The Benefits of Keeping the Back on Your Booster Seat

How keeping the back on your high-back-to-backless booster seat may improve your child’s overall safety

Booster seat Photo: John Powers/Consumer Reports

No matter how often they might ask, most kids won’t be ready to use the car’s seat belt alone until they are about 11 years old, according to the American Academy of Pediatrics. Between the time they outgrow their forward-facing harnessed seat and when they’re ready for the vehicle belt, booster car seats are the solution. Boosters raise the child so the vehicle seat belt fits their body correctly, with the shoulder and lap belts positioned to provide optimum protection, while minimizing potential harm. 

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Consumer Reports evaluates three types of booster seats: high-back-only, backless-only, and high-back-to-backless.

CR has long recommended high-back boosters over backless models because shoulder belt fit tends to be better and because the head wings, designed to limit side-to-side head movement in a collision, provide additional comfort for children, especially if they fall asleep. 

Our evaluations of the latest booster models lead us to make a new recommendation: When you have a booster that can be used in either high-back or backless mode: Keep the back on. Here’s why.

Shoulder Belt Fit

In backless mode, a booster seat lacks a shoulder belt guide or a belt positioning clip, which could affect your ability to achieve proper shoulder belt fit for your child. The lack of a guide could mean that the shoulder belt might not fit correctly—midway across the child’s chest and shoulder. Also, children are squirmy, and as they move around, the shoulder belt position can change. Belt clips on backless boosters often won’t maintain proper shoulder belt fit as a child moves around.

Booster seat

Photo: John Powers/Consumer Reports Photo: John Powers/Consumer Reports

Side Wings for Side-Impact Protection and Comfort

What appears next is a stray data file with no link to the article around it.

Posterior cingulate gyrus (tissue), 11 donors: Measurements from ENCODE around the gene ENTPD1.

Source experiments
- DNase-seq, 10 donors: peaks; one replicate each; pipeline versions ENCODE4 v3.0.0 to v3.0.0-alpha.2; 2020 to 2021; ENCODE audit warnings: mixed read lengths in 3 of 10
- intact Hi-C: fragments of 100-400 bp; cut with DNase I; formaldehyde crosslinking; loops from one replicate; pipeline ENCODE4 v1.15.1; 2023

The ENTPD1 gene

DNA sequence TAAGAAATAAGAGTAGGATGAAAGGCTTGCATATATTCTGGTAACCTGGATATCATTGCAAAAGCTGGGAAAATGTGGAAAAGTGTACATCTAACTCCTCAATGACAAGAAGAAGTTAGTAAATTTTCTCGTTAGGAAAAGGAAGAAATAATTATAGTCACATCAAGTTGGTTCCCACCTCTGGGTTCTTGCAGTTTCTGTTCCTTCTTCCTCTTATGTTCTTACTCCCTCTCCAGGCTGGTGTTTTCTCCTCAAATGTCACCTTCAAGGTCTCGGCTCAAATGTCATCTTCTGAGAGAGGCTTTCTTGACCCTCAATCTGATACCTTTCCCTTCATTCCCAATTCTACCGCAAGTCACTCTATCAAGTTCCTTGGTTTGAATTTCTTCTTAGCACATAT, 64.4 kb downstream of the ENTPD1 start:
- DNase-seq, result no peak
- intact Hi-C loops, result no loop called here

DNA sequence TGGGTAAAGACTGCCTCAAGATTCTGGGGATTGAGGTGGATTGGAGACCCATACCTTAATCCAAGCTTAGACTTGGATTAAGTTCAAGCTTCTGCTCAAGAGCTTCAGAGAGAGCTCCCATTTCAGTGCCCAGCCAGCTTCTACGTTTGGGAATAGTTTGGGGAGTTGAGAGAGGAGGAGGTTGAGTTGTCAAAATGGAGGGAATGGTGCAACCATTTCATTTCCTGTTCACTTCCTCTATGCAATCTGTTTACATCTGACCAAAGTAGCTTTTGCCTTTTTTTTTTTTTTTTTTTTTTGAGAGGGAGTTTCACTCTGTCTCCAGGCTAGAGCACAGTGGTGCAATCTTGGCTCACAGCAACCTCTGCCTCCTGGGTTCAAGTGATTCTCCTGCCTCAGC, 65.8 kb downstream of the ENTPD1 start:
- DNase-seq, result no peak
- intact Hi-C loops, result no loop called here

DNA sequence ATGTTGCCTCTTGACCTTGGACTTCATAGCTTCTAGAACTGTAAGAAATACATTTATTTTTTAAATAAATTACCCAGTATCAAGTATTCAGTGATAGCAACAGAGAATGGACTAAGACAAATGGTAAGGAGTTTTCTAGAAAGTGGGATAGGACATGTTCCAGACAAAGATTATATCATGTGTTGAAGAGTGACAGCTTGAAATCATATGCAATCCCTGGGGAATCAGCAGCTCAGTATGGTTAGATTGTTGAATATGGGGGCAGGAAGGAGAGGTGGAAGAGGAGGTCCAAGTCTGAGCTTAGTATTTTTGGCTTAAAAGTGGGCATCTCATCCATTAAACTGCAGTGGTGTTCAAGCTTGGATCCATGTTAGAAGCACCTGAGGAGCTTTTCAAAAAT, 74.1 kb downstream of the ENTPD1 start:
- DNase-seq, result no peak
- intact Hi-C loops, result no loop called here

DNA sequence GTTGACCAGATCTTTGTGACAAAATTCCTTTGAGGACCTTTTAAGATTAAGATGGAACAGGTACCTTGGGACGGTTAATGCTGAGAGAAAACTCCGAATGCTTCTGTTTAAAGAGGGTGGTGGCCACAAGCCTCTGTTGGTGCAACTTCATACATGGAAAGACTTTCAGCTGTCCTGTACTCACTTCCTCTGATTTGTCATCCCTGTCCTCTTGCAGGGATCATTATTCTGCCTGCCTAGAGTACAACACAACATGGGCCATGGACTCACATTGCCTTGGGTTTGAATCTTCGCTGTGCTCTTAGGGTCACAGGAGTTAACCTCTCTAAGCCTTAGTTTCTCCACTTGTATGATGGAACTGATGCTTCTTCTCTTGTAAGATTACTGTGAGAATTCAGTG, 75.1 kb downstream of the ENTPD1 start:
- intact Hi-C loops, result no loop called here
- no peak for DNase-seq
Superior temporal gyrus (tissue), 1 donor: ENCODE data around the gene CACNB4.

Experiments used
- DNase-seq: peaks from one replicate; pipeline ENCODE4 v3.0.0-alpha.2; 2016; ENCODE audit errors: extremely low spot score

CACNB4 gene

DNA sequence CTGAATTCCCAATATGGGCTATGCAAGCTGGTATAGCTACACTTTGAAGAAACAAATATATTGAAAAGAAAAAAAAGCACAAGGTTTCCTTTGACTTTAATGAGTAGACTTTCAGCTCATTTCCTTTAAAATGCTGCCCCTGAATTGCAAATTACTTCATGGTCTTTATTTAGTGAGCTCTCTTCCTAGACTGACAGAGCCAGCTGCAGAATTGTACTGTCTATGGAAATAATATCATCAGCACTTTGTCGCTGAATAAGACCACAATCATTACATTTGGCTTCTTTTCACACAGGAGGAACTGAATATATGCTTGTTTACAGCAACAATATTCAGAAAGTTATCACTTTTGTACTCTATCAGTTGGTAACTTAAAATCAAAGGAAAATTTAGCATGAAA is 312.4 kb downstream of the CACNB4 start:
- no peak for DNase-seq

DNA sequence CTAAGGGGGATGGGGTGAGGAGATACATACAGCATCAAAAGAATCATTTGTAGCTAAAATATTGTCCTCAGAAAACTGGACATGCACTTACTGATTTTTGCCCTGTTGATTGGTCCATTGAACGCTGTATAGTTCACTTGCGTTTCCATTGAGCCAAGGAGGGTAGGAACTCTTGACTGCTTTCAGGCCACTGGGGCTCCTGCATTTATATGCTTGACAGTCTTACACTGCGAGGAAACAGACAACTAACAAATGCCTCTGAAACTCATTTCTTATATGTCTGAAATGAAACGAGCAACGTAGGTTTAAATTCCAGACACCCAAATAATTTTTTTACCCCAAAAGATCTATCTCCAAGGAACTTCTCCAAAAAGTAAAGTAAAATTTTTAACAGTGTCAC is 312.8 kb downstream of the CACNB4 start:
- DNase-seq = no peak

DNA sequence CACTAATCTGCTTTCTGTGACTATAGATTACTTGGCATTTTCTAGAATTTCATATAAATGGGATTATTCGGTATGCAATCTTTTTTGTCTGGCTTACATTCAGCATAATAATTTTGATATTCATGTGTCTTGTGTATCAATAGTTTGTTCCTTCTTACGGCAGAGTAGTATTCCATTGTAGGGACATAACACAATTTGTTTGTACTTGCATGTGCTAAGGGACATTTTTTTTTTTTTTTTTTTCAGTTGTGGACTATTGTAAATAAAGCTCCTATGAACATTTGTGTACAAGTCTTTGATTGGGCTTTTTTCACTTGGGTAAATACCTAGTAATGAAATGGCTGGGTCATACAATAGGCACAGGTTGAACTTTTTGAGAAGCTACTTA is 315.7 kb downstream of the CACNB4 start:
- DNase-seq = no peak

Side wings on the high-back booster can serve more than one purpose. While there is no current standard for side-impact protection on child car seats, booster side wings do provide a barrier between the child’s head and the potential vehicle interior contact surfaces. The side wings can also provide a comfortable location for a child as somewhere to rest their head while they sleep, keeping them within the protection of those wings.

Booster seat

Photo: John Powers/Consumer Reports Photo: John Powers/Consumer Reports

Lap Belt Fit

Without the booster seatback attached to the booster cushion, the child sits farther back against the vehicle’s seatback, altering the position of the lap belt. In our fit-to-vehicle evaluations, when the seat is in backless mode, the lap belt is often positioned too far forward—on the child’s thighs, rather than the strong bony protrusions of their pelvis. Consequently, the lap belt fit with booster seats that have had the back removed are often worse than the fit using child seats that are designed to be used only as a backless booster.

Booster seat

Photo: John Powers/Consumer Reports Photo: John Powers/Consumer Reports

Comfortable Posture

Because the lack of the booster back enables the child to sit farther back on the booster cushion, it also becomes more likely that the child’s knees might not bend over the edge of the cushion. This may cause the child to slouch for comfort, which risks shifting the lap belt onto the soft tissue of their abdomen, making the child more prone to injury.

Booster seat

Photo: John Powers/Consumer Reports Photo: John Powers/Consumer Reports

Seating Position

Not all rear seating positions have head restraints that are tall enough to provide adequate protection, and some have none at all, which could result in a neck injury if the car is involved in a collision. A child in a backless booster must sit in a seating position where there is a head restraint that can adjust with them as they grow, reducing the potential for a whiplash injury. This means the child may need to be positioned in an outboard seat, not the middle spot. High-back boosters, however, can be used even if the vehicle head restraint is too low or nonexistent because the booster’s seatback provides some level of head protection.

With any child seat, don’t be in a rush to move your child to the next seat. And for any booster seat, your child’s ever-changing stature and the geometry of your vehicle’s seats and seatbelts can all alter belt fit. Use this booster seat quiz to determine whether your booster seat is providing a good fit or if your child is ready for the vehicle seatbelt alone. 

Emily A. Thomas, PhD

At Consumer Reports, I've found the perfect blend for my love of injury biomechanics, forensics, and kids as an automotive safety engineer for child passenger safety. For me there's no greater reward than helping families keep their little ones safe and coming home to put my advice into practice with my own precious little boy. Between church activities, my big Indian family, and exploring new places with the hubby and baby—my life and my heart are full.